|HARRY POTTER AND THE CURSED CHILD|
Yes, Virginia, there’s finally some real magic back on Broadway! Fear not, even in its “slimmed-down” one-part version, Jack Thorne’s “Harry Potter and the Cursed Child,” a continuation of J.K. Rowling’s multi-book saga, still has more than enough swooshing capes, waving wands and pyrotechnic tricks to keep both young ones and older viewers visually entertained. More importantly, though, the now 3 ½-hour play at the gorgeous Lyric Theatre has the sort of emotional heft missing from too many stage dramas.
As was true of the show’s initial go-round in 2018, enormous credit goes to director John Tiffany, movement director Steven Hoggett, set designer Christine Jones, lighting designer Neil Austin and magic and illusions director Jamie Harrison for creating some of the most memorable stage pictures in years. (One moment in particular gives new meaning to the phrase “the writing is on the wall.”)
But what may truly appeal to people of (almost all) ages is not just how well Thorne’s script handles its two overarching themes -- the importance of friendship and the inherent difficulty of any parent-child relationship -- but how sharply these ever-relevant subjects no longer feel dwarfed by the show’s impressive physical production.
As before, they are explored through two interconnected sets of characters: There’s the emotionally troubled, grown-up Harry Potter (an excellent Steve Haggard at my performance) – still struggling with his childhood trauma and teenage “stardom” – along with his spirited wife Ginny (a first-rate Diane Davis), Ginny’s brother and Harry’s bestie Ron Weasley (David Abeles, both amusing and touching), Ron’s no-nonsense wife Hermoine Granger (a rather low-key Jenny Jules), and the quartet’s still-angry “frenemy” Draco Malfoy (a very effective Aaron Bartz).
Meanwhile, tweens, teens and even younger adults are likely to feel more of a spiritual kinship with Thorne’s impressive new creations: specifically, unlikely best friends Albus Potter (an engaging James Romney), who can’t seem to connect with his father Harry, and Draco’s son Scorpius (a superb Brady Dalton Richards), who uneasily lives with both the burden of both his family name and the rumors of uncertain parentage. The pair meet on their first train trip to Hogwarts and almost instantly become inseparable, despite Harry’s often vociferous objections.
But Harry turns out not to be the pair’s biggest problem. Into their orbit comes Delphi Diggery (the splendid Lauren Nicole Ciopletti), who ultimately sets much of the show’s clever if byzantine plot in motion. And while the fact that all eight of these people finally end up in the same room may not be dramatically surprising; how they are allied at that point in time might be.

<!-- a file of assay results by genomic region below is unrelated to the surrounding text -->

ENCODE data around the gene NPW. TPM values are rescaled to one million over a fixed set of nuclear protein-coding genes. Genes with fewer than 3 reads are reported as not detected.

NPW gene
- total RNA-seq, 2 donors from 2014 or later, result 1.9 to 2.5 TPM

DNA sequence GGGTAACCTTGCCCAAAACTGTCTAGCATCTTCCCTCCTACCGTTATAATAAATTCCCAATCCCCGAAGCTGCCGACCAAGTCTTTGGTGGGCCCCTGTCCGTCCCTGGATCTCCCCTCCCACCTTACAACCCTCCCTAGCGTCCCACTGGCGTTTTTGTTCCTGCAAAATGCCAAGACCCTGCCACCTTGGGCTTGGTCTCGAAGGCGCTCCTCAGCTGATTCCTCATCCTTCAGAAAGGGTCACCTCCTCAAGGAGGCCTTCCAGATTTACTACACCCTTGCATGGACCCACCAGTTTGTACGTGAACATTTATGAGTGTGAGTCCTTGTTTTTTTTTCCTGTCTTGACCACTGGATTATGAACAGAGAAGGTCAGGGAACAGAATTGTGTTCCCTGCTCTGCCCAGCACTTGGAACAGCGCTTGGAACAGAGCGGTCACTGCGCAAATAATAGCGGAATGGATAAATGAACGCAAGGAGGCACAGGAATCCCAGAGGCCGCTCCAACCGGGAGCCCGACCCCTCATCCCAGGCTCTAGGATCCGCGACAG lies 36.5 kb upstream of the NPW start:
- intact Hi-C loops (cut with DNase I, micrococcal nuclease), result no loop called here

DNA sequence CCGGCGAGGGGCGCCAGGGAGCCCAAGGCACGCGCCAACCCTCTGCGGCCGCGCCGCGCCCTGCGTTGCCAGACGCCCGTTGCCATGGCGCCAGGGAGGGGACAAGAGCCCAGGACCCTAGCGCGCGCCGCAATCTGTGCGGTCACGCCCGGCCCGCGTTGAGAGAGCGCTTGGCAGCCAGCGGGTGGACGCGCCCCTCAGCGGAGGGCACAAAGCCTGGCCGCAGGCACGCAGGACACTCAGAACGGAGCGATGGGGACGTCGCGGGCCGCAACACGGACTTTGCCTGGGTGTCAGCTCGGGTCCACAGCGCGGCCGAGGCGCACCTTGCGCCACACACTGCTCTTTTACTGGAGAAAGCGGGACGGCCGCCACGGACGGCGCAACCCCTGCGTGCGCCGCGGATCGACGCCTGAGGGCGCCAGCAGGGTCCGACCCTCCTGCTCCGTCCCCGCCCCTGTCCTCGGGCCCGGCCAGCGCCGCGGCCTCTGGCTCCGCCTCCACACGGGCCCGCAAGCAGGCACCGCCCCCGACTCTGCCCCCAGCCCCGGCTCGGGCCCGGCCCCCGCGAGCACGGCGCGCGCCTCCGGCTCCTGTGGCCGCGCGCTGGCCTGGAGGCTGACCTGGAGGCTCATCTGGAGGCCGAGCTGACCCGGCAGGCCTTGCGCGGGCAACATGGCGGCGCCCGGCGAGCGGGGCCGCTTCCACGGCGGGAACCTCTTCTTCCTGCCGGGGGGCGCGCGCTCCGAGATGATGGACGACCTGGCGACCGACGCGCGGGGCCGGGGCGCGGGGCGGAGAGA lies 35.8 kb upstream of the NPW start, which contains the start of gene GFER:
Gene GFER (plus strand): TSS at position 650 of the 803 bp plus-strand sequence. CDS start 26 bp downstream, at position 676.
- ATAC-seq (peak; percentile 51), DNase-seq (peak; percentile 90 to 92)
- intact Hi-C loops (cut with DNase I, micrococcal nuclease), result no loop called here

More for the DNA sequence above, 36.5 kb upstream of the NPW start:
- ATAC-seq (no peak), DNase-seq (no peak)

Those audience members who are already intensely familiar with Rowling’s universe will unquestionably be the bigger beneficiaries of this outing – and will be especially delighted by the appearance of some of Rowling’s most famous characters, including snarky professor Severus Snape (Stephen Spinella, excellent as always), Moaning Myrtle (a hilarious Michela Cannon) and haughty headmistresses Minerva McGonigal and Dolores Umbridge (both brought to full-bodied life by the sublime Karen Janes Woditsch). Still, Thorne provides just enough exposition and back-story so that even viewers with no knowledge of any of these folk won’t be unduly confused by their presence.
So even if you don’t know a Dumbledore from a dumbbell, a visit to “Harry Potter and the Cursed Child” is definitely worth your time!
By Brian Scott Lipton
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David Abeles, Oge Agulué, Kevin Rico Angulo, Chelsey Arce, Aaron Bartz, Quinn Blades, Nadia Brown, Michela Cannon, Will Carlyon, Will Carlyon, Lauren Nicole Cipoletti, Judith Lightfoot Clarke, Diane Davis, Ted Deasy, Kira Fath, Stephanie Gomérez, Steve Haggard, Ben Horner, Edward James Hyland, Jax Jackson, Jenny Jules, Jack Koenig, Spencer LaRue, Rachel Leslie, Sarita Amani Nash, Alexandra Peter, Dan Piering, Kevin Matthew Reyes, William Rhem, Brady Dalton Richards, Antoinette Robinson, James Romney, James Snyder, Stephen Spinella, Tom Stephens, Maya Thomas, Karen Janes Woditsch
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